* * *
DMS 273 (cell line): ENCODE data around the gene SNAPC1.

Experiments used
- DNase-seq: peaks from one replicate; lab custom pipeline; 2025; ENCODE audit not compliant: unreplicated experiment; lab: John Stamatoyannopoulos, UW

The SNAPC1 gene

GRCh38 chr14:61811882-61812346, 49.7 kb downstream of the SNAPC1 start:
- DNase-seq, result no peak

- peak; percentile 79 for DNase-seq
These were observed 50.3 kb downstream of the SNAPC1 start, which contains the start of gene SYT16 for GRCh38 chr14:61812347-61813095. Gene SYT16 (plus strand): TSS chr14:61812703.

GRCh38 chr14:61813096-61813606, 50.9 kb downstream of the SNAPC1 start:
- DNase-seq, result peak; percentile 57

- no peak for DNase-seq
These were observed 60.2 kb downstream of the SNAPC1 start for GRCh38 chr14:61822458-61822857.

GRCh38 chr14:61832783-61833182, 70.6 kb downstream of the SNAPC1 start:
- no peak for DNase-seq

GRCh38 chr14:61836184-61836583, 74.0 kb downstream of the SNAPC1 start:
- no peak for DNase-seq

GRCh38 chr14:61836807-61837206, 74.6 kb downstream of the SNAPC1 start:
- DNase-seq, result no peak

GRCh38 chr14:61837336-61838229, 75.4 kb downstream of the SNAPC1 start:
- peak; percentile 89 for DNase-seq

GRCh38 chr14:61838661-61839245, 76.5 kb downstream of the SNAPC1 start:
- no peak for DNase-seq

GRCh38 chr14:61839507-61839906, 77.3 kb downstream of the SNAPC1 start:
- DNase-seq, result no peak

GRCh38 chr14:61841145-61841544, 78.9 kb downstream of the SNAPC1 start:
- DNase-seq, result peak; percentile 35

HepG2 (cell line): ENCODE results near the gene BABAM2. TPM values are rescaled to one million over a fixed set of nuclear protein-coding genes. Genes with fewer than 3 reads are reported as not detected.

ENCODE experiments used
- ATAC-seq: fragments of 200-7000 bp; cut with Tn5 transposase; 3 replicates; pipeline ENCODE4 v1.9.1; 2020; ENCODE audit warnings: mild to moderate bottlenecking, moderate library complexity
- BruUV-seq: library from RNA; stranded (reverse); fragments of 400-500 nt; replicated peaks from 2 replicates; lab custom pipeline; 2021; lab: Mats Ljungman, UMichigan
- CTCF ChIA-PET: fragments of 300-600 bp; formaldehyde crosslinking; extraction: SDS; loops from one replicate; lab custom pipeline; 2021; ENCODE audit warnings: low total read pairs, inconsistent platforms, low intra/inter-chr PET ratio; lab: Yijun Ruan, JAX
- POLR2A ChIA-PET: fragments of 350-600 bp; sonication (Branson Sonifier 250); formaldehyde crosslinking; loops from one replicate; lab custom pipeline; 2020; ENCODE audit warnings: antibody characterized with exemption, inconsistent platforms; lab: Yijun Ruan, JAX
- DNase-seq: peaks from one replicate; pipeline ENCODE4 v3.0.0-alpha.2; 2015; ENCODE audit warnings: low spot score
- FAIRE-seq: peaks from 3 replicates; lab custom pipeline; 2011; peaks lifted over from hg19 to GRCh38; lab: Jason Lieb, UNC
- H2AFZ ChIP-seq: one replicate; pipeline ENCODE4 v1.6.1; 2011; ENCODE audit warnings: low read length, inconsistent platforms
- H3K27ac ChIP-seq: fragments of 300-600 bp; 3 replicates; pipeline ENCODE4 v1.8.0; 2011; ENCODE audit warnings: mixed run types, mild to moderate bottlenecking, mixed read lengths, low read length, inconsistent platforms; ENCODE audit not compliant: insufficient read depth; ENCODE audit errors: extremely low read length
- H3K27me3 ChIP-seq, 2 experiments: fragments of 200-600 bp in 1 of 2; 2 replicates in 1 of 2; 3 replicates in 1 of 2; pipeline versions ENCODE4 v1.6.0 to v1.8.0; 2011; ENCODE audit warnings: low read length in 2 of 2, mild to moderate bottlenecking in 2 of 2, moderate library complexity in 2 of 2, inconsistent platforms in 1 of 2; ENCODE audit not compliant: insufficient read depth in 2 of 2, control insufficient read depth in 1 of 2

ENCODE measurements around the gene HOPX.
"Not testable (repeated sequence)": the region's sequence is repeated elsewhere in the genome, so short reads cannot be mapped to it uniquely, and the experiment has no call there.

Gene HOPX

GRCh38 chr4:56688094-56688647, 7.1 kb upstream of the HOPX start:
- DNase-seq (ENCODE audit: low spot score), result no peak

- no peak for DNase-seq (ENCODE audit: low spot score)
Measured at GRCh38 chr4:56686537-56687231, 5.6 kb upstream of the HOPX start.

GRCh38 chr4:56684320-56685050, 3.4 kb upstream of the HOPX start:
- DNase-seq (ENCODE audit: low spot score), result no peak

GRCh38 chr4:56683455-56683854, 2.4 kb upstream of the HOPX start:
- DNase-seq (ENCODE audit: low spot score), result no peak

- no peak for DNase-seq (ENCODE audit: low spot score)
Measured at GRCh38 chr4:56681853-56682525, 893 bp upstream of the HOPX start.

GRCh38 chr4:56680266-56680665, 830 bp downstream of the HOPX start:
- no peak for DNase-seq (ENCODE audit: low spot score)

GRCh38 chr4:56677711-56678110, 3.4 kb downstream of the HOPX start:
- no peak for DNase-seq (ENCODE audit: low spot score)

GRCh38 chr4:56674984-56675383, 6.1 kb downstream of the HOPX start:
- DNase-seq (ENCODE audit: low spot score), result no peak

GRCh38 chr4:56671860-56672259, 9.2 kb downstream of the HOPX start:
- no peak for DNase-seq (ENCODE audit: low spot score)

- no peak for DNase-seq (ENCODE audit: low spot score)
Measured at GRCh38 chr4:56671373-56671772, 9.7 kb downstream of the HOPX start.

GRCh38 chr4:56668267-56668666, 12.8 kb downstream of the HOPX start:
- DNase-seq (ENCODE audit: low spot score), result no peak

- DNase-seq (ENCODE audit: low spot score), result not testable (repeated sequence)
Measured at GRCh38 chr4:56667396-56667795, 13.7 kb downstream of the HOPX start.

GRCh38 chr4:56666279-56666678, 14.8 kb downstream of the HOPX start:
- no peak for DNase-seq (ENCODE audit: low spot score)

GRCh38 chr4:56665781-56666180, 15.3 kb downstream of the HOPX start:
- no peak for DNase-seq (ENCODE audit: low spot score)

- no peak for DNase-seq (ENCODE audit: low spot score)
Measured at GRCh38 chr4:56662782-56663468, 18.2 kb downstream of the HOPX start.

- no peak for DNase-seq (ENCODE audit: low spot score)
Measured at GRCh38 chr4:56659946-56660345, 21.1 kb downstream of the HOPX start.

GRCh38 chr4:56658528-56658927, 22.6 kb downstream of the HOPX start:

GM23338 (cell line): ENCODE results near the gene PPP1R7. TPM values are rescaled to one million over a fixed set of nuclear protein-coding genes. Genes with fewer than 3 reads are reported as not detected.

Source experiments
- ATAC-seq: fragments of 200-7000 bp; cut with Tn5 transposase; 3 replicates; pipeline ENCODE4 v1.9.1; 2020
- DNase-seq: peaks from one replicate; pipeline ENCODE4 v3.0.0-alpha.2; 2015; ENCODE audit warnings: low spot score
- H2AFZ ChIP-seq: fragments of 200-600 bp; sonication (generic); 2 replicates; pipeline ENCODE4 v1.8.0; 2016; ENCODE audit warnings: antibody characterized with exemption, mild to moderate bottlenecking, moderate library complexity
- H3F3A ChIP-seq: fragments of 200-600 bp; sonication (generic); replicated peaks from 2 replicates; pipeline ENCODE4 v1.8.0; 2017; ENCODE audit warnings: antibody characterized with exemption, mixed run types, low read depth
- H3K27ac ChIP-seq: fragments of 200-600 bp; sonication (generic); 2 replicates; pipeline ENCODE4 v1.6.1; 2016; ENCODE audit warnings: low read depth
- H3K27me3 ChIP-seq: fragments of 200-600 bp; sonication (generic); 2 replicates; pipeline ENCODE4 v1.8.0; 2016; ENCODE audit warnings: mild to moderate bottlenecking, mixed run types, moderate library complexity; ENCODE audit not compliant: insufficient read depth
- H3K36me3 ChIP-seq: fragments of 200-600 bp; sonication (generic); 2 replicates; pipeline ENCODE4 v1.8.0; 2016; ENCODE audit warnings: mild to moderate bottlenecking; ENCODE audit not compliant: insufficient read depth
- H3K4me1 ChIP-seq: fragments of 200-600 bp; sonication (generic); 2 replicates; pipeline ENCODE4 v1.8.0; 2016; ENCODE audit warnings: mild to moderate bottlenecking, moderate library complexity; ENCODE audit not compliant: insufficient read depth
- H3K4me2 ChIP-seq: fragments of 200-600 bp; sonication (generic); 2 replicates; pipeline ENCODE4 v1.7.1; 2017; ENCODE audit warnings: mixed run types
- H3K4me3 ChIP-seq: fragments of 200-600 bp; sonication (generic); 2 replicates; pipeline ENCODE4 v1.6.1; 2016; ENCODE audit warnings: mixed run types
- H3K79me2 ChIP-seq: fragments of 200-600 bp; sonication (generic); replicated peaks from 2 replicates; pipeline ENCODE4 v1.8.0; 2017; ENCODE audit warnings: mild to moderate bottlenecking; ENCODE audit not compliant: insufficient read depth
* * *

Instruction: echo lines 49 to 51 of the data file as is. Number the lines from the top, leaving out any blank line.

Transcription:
- no peak for DNase-seq (ENCODE audit: low spot score)
Measured at GRCh38 chr4:56681853-56682525, 893 bp upstream of the HOPX start.

GRCh38 chr4:56680266-56680665, 830 bp downstream of the HOPX start: